Staffing shortages have forced the indefinite closure of a Washoe County public assistance office that serves approximately 2,000 families on the northern outskirts of Reno.
Washoe County health officials said clients at Sun Valley's supplemental food program for women, infants and children - also known as WIC - must schedule future appointments at the two remaining Washoe WIC locations, the nearest one being the central office 6 miles away.
Sun Valley WIC was targeted for closure because it has the fewest number of clients. The central office and South Reno locations collectively serve about 5,200 families.
The staff shortage at the Sun Valley office was due in part to WIC staff seeking other county jobs.
Sun Valley Family Resource Center Advisory Board Chairwoman Susan Severt said the closure would be devastating.
Juna Perez, a 21-year-old Sun Valley resident expecting her first child, said transportation to the department's main office for future appointments won't be easy.
"I would have a struggle getting there," Perez told the Reno Gazette-Journal through a translator. "I got a ride here today. I now have to find a ride willing to go further."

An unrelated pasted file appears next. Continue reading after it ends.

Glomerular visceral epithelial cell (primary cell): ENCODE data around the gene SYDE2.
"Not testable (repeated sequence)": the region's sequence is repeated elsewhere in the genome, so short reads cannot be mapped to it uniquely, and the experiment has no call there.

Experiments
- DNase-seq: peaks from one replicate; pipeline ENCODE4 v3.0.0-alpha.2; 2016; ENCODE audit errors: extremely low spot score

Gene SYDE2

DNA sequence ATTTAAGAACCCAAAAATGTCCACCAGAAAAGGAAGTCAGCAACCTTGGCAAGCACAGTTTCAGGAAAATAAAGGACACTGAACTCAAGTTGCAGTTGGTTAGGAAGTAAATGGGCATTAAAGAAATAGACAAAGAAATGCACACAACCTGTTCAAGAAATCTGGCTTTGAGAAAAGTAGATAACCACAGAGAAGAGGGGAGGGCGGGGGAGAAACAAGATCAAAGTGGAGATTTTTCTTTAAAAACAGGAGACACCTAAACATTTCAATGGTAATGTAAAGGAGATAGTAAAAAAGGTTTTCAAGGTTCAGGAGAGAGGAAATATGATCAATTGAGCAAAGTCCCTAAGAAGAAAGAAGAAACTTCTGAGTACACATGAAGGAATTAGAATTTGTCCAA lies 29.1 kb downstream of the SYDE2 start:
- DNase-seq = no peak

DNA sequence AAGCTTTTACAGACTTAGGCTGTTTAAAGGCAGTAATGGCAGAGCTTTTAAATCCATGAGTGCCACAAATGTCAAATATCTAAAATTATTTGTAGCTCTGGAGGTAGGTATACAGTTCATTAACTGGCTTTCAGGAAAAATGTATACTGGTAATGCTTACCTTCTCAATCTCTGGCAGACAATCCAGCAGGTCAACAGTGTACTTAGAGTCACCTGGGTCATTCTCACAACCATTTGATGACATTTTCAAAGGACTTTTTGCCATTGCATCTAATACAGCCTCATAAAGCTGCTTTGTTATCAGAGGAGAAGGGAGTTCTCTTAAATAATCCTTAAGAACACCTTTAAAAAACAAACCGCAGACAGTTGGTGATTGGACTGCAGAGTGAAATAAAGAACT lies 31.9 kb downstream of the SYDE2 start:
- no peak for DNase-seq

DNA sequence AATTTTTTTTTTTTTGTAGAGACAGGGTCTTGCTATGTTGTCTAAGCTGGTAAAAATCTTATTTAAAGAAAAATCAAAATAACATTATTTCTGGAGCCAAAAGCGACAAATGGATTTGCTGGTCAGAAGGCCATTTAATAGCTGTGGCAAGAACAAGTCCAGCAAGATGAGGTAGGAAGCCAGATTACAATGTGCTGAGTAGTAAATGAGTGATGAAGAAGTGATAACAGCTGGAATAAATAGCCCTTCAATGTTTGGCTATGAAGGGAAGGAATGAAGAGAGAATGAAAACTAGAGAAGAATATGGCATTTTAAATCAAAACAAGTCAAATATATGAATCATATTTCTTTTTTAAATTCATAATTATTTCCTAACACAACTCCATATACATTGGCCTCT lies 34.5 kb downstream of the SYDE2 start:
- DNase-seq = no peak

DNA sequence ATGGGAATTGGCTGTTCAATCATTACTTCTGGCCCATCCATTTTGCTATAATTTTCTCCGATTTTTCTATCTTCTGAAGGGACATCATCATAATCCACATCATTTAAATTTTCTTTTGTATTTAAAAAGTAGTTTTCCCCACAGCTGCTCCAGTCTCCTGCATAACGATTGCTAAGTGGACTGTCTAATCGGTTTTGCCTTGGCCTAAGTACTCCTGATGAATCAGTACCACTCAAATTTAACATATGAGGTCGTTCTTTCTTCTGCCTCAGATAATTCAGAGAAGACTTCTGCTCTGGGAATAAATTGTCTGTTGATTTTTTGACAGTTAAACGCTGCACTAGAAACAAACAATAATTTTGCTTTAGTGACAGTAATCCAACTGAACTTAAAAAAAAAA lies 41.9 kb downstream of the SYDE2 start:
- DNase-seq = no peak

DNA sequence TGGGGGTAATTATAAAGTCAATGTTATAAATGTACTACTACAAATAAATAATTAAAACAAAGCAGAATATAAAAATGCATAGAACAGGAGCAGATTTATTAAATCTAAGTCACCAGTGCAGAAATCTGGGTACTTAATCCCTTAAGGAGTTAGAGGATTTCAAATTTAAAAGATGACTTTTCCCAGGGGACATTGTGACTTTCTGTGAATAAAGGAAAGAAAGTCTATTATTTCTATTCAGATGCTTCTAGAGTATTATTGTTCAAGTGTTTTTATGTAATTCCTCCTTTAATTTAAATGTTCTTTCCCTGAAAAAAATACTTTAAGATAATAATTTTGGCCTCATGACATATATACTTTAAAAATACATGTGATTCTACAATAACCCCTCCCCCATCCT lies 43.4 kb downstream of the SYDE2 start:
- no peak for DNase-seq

Carla McLain, 21, Reno, said she's been coming to the clinic since her son Jacob was born in March. She said the trip to the Ninth Street facility would be inconvenient because she shares a single car with her husband.
The Sun Valley office that opened in 1998 is closing "indefinitely but not permanently," said Phillip Ulibarri, WIC marketing program coordinator.
"Washoe County is committed to the WIC program," Ulibarri said. "We don't want to see anybody go without food who needs food. It's just the (short) staffing level at this time that doesn't allow us to keep it open."
A $875,394 federal grant funds Washoe County WIC clinics, and the U.S. Department of Agriculture reimburses the county for programs based on the number of clients. Therefore, the county's WIC funding wont change because it's total client base would be the same, Ulibarri said.